What I loved secondly about this book, was it’s ability to keep what happened between Leonard and Asher – likely the catalyst for Leonard’s depression – under wraps until Leonard actually allowed himself to think about. Leonard had hidden it away in the deepest, darkest recesses of his mind, and did not want to think about it, and so the reader didn’t get to know about it either. The information on each character that Leonard was saying goodbye to came when, and if, it was needed.

tumblr_ms5g74snHw1rkciaro1_500I also loved, wholeheartedly, the mix of non-traditional prose in this novel. There are three main prose forms in this book: the main traditional prose through which Leonard’s story is told, footnotes to the story to add in after thoughts, additional information and anecdotes that Leonard feels the reader ought to know or to give context, and lastly the letters that Leonard writes ‘from the future’ to his teenage self. This kept the book interesting, even if the letters don’t make sense at first.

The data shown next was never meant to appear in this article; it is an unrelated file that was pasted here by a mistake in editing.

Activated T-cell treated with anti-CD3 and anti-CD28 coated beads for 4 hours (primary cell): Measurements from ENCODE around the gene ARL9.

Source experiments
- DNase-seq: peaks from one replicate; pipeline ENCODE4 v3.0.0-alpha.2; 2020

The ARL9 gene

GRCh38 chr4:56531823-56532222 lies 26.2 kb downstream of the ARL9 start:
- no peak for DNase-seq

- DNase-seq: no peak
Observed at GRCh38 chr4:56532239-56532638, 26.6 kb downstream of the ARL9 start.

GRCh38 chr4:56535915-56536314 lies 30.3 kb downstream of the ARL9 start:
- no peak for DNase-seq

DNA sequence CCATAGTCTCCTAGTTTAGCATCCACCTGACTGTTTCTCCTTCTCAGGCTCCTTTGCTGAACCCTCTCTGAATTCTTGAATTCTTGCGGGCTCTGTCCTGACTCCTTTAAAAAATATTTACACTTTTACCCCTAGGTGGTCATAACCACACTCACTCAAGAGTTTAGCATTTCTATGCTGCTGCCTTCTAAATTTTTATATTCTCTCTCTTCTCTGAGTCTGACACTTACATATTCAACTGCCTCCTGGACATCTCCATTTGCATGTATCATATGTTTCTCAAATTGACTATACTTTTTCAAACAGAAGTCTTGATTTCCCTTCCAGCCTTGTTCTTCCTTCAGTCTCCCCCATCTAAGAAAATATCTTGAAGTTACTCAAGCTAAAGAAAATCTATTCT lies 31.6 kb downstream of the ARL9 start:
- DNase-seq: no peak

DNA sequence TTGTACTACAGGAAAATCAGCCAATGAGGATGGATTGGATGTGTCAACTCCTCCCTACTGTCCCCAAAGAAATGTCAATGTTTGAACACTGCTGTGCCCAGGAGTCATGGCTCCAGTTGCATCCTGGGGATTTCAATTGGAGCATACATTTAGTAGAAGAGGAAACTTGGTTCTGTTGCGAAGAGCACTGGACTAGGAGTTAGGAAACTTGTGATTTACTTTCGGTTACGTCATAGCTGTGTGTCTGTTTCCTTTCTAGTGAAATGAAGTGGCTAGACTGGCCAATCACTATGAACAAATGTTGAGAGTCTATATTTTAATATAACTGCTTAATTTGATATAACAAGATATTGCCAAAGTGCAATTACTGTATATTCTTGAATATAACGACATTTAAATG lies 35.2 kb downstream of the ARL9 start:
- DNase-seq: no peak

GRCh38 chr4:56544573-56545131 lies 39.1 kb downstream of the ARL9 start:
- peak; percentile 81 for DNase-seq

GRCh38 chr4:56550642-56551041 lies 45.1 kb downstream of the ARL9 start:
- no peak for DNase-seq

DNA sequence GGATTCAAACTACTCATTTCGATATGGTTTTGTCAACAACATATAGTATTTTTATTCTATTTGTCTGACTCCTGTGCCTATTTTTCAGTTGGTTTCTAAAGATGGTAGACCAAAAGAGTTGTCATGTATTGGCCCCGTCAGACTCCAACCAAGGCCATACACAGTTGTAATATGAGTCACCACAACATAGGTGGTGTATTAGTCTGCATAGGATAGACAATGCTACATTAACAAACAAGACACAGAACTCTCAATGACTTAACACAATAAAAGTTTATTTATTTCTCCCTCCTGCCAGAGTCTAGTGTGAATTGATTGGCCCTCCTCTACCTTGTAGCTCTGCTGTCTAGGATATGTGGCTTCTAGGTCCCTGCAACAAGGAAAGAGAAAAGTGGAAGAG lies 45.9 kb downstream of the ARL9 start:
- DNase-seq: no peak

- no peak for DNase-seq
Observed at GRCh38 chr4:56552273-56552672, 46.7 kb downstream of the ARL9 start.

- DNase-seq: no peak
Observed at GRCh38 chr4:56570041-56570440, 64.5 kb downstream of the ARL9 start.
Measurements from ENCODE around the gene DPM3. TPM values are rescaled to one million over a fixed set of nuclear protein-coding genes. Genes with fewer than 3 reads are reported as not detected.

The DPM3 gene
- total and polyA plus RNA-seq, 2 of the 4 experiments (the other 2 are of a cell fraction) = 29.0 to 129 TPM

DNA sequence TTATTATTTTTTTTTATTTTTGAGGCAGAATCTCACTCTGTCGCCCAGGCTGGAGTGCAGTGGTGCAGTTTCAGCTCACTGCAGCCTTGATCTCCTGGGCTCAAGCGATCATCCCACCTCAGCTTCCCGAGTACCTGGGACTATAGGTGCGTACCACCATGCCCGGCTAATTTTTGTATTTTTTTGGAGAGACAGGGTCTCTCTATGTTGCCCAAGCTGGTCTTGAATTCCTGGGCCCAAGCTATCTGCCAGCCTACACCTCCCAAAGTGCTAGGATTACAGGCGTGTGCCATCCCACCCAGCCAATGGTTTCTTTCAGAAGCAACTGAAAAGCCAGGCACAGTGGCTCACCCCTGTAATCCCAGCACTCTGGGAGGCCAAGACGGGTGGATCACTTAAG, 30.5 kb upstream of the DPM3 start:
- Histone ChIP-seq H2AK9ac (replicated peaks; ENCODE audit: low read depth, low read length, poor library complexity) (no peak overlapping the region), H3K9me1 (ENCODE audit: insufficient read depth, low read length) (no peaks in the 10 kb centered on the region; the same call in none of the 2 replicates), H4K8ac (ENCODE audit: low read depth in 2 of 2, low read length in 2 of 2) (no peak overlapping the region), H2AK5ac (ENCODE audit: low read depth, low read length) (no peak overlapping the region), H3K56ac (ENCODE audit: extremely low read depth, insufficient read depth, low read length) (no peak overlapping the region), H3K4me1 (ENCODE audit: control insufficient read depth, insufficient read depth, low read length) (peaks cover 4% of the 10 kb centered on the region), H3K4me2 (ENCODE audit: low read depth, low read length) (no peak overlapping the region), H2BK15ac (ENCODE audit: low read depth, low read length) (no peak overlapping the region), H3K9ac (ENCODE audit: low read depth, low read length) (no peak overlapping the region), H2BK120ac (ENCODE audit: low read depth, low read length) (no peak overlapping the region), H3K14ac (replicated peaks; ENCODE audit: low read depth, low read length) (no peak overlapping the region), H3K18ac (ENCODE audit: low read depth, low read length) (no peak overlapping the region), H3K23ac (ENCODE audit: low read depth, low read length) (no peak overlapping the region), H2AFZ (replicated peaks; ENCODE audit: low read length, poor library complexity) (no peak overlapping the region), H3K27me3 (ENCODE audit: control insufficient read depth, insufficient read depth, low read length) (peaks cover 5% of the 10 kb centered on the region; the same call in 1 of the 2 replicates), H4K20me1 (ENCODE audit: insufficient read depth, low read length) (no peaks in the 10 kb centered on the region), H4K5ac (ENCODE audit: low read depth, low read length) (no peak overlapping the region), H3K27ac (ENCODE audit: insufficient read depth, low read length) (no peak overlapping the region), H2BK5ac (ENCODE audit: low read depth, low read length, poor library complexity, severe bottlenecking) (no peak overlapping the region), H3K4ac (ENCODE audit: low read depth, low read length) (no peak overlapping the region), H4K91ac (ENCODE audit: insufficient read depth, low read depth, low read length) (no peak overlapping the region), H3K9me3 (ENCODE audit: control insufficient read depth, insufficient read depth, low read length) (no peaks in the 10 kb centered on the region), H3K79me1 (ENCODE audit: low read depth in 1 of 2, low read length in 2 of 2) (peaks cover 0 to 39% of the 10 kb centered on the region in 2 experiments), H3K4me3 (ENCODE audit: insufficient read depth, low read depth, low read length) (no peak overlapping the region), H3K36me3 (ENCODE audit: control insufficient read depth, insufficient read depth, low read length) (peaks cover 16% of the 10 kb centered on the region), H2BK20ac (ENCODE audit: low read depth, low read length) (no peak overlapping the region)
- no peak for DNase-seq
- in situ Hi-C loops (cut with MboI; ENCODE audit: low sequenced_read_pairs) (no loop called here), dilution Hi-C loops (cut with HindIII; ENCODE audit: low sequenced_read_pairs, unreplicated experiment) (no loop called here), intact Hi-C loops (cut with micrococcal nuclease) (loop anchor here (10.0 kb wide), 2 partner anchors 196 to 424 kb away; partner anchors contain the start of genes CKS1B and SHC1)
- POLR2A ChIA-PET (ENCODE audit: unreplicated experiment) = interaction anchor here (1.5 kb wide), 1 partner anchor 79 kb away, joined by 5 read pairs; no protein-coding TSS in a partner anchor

The characters, as few of them as there are, also helped to keep this book interesting. Actually, not even really the characters themselves, more the stories behind the way each character was connected to Leonard, and the thoughts that Leonard has about them, how he feels about them, and the ideas he conjures in his own imagination about each one.Herr Silverman was the one I definitely found the most interesting, the way he actually cares about Leonard, ad in a way that Leonard doesn’t even understand. In the end, even though he only kind of admits it, Leonard is glad that there was at least one person, one adult that he could turn to, talk to, and who might even be able to save him. The way Leonard sees Herr Silverman instills in the reader that eternal little blip of hope, that maybe they really aren’t completely alone. And this little blip of hope is IMPORTANT, it sends a great message to anyone that might relate closely with Leonard and his view of the world. The true, gritty insight into Leonards mind is exceedingly well written, engaging and honest, and I LOVED it. I’m sincerely looking forward to picking up more books by Matthew Quick!